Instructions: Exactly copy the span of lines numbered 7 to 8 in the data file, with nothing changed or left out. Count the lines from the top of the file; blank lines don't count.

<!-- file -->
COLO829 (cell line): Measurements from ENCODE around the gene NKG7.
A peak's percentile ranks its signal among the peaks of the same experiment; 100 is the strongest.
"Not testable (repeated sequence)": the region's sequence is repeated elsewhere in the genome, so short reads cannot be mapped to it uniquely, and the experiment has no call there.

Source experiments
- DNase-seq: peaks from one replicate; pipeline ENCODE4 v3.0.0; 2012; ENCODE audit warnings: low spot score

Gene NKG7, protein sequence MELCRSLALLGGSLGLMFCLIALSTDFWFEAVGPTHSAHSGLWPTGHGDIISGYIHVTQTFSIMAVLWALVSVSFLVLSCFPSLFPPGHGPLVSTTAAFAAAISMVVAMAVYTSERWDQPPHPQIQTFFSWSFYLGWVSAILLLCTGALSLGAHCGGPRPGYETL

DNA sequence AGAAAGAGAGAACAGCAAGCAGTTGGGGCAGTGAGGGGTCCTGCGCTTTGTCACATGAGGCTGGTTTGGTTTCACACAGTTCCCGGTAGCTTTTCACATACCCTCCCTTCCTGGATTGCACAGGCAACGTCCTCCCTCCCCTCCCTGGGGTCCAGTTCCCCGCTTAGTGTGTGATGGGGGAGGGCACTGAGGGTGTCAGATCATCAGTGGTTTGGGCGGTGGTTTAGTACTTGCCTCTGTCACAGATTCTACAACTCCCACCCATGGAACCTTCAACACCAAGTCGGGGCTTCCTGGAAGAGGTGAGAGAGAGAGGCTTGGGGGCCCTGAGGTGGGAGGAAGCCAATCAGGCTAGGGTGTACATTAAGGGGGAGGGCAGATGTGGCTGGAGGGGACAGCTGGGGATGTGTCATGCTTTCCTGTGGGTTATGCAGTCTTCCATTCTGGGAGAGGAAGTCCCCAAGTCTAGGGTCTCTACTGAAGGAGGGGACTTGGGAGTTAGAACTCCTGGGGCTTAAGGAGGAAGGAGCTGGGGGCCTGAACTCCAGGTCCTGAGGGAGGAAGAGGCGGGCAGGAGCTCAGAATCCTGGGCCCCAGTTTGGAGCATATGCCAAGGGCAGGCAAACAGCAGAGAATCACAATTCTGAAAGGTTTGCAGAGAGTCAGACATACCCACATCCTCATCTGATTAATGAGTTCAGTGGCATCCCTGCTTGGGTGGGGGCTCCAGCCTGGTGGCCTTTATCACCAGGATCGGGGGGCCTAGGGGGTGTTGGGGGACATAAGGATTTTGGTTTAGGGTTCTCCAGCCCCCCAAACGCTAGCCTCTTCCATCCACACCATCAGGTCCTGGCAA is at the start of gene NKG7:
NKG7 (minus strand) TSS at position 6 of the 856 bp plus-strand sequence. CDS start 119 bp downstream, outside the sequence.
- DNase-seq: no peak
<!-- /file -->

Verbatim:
DNA sequence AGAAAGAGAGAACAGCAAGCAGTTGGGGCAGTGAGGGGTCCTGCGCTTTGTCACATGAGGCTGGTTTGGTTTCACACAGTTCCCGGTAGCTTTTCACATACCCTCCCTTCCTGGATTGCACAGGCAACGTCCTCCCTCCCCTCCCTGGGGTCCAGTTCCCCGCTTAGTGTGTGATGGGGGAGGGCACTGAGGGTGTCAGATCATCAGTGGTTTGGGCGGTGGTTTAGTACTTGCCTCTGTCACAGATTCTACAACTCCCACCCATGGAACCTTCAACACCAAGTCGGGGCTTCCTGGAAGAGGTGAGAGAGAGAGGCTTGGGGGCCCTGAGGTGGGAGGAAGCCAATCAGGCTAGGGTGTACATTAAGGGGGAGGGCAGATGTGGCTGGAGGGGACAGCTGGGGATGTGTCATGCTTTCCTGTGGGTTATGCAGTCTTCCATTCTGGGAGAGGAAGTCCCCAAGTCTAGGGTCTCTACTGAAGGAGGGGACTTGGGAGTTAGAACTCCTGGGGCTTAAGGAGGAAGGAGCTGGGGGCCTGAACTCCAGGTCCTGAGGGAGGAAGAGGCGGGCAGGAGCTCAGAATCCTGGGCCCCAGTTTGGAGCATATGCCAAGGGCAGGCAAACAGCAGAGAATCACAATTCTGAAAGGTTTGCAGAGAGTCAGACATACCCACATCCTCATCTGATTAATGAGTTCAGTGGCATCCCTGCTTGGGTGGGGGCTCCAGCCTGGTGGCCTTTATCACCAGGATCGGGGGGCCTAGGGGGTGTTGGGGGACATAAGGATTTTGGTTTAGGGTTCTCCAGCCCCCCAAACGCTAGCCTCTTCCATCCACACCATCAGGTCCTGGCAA is at the start of gene NKG7:
NKG7 (minus strand) TSS at position 6 of the 856 bp plus-strand sequence. CDS start 119 bp downstream, outside the sequence.